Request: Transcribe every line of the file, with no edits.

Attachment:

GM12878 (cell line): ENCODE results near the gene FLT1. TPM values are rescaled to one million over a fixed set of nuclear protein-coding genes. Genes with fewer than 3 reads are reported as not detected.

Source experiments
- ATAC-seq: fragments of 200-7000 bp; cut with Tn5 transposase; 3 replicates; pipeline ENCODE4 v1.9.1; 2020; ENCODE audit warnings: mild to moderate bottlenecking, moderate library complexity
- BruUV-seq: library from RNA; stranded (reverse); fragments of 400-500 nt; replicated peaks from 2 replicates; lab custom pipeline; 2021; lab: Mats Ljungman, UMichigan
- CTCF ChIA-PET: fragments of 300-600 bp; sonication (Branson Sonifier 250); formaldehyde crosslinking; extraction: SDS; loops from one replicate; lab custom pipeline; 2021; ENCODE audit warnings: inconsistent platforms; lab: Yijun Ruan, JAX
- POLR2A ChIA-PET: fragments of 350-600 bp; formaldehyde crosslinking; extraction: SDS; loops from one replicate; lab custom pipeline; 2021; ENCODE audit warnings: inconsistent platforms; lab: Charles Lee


GM12878 (cell line): ENCODE results near the gene FLT1. TPM values are rescaled to one million over a fixed set of nuclear protein-coding genes. Genes with fewer than 3 reads are reported as not detected.

Source experiments
- ATAC-seq: fragments of 200-7000 bp; cut with Tn5 transposase; 3 replicates; pipeline ENCODE4 v1.9.1; 2020; ENCODE audit warnings: mild to moderate bottlenecking, moderate library complexity
- BruUV-seq: library from RNA; stranded (reverse); fragments of 400-500 nt; replicated peaks from 2 replicates; lab custom pipeline; 2021; lab: Mats Ljungman, UMichigan
- CTCF ChIA-PET: fragments of 300-600 bp; sonication (Branson Sonifier 250); formaldehyde crosslinking; extraction: SDS; loops from one replicate; lab custom pipeline; 2021; ENCODE audit warnings: inconsistent platforms; lab: Yijun Ruan, JAX
- POLR2A ChIA-PET: fragments of 350-600 bp; formaldehyde crosslinking; extraction: SDS; loops from one replicate; lab custom pipeline; 2021; ENCODE audit warnings: inconsistent platforms; lab: Charles Lee